The momentum for using games in a workplace environment seems to be building. The topic is showing up in conference programs, blogs, forums, and now in a TEDTalk. People are realizing what the game industry figured out long ago – it’s possible to create something that consistently encourages and trains people to perform specific tasks for hours upon hours. And they are asking, how can we transfer this to the work environment? Others, like Jane McGonigal in her TEDTalk, are asking, how can we leverage this to make our world a better place? (You can watch her video embedded at the bottom of this post.)
A Teenager’s View
This is a particularly interesting topic for me because of a few reasons. First, everyone in my family is a heavy to moderate gamer, and second, I see many ways gaming could be used to train and educate government staff, elected officials, and citizens and enhance workplace performance. So we watched Ms. McGonigal’s TedTalk as a family (I know – a total geekfest). Afterwards we discussed her comments. I was particularly interested in my 16-year-old son’s thoughts. He fits the demographic of which she spoke.
His belief was that a game designed to educate or “do good” would not be as attractive as “regular games.” He thought no one would play a game that made the education or public service component too obvious. My husband and I agreed that for it to work well, the game would have to do a good job balancing game elements found in popular games with the underlying purpose. He did echo McGonigal’s comment that he didn’t feel he could do much to change the real world, and that is why he thought most people would not play a game to purposely make the world a better place.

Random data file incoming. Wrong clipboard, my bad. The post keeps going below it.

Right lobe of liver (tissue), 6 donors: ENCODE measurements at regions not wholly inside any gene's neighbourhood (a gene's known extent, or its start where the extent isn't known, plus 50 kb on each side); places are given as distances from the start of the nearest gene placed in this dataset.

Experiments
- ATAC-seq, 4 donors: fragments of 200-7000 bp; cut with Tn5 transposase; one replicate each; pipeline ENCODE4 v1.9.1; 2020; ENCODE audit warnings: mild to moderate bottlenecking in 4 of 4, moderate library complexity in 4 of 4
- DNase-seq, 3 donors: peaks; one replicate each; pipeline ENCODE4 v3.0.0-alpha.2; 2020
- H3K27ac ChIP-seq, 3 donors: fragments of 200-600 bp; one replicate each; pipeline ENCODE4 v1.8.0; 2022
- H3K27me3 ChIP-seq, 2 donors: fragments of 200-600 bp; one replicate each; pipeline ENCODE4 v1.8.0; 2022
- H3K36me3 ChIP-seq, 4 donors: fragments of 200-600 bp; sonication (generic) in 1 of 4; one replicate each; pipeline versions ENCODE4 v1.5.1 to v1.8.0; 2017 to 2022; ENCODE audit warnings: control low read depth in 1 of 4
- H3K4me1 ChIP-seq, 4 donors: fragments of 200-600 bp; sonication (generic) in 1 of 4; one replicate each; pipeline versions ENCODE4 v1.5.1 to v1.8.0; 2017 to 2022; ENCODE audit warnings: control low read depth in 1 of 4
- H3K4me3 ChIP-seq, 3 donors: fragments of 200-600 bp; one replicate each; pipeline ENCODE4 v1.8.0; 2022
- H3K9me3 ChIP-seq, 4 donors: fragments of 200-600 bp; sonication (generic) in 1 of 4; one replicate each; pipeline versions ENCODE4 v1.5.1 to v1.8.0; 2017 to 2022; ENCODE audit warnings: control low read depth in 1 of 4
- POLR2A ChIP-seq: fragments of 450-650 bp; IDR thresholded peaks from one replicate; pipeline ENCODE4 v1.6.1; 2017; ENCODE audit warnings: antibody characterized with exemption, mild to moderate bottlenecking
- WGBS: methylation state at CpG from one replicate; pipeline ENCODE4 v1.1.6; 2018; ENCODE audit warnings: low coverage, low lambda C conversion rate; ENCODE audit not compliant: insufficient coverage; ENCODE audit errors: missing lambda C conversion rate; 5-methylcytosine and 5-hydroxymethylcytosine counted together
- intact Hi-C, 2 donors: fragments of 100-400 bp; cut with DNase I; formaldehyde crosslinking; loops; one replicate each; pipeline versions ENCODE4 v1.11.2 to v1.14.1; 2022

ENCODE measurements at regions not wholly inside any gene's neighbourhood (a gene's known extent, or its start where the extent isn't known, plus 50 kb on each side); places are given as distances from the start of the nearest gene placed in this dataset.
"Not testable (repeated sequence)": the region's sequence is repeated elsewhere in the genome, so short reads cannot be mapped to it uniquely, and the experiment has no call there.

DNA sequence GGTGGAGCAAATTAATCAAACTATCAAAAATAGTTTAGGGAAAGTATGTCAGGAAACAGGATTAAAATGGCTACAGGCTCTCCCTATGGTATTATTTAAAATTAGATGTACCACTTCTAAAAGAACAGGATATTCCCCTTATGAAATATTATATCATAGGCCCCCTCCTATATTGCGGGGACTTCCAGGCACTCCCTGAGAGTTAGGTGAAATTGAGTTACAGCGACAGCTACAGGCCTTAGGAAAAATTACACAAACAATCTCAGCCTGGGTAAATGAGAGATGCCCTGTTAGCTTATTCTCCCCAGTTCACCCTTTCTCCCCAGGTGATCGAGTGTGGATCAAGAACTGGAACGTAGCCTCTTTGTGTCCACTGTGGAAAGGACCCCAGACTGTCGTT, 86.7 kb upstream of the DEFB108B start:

The Critical Lesson
But from our discussion also came one more significant reason we feel people play games. And it’s a reason I have not yet heard mentioned. We feel it is because the game is impartial in its distribution of rewards. And this we feel is a vital if unrecognized component.
Many of us have at least one experience in life where we gave it our all, tried very hard, and accomplished something outstanding that everyone agreed met the requirements for a specific reward – maybe it was an “A” on a paper, or a school award, or a placement on a board or committee. But we never got that reward. And why is that? Usually it was because a teacher didn’t like us, or we weren’t the most popular person in the group, or we didn’t fit into the right crowd. Whatever it is, we have learned that rewards in the real world are not impartially or fairly handed out.
But the computer is always impartial and fair – if an Orc in Orgrimmar gives you a quest with the promise of earning a new shiny sword, he gives you that sword when you complete the assignment. He doesn’t decide not to give it to you cause he heard you hang out with Night Elves or you don’t belong to the right guild.
So perhaps this is another critical lesson from the gaming world, you can motivate people to invest time and money and effort if you are fair and impartial in the distribution of the promised rewards.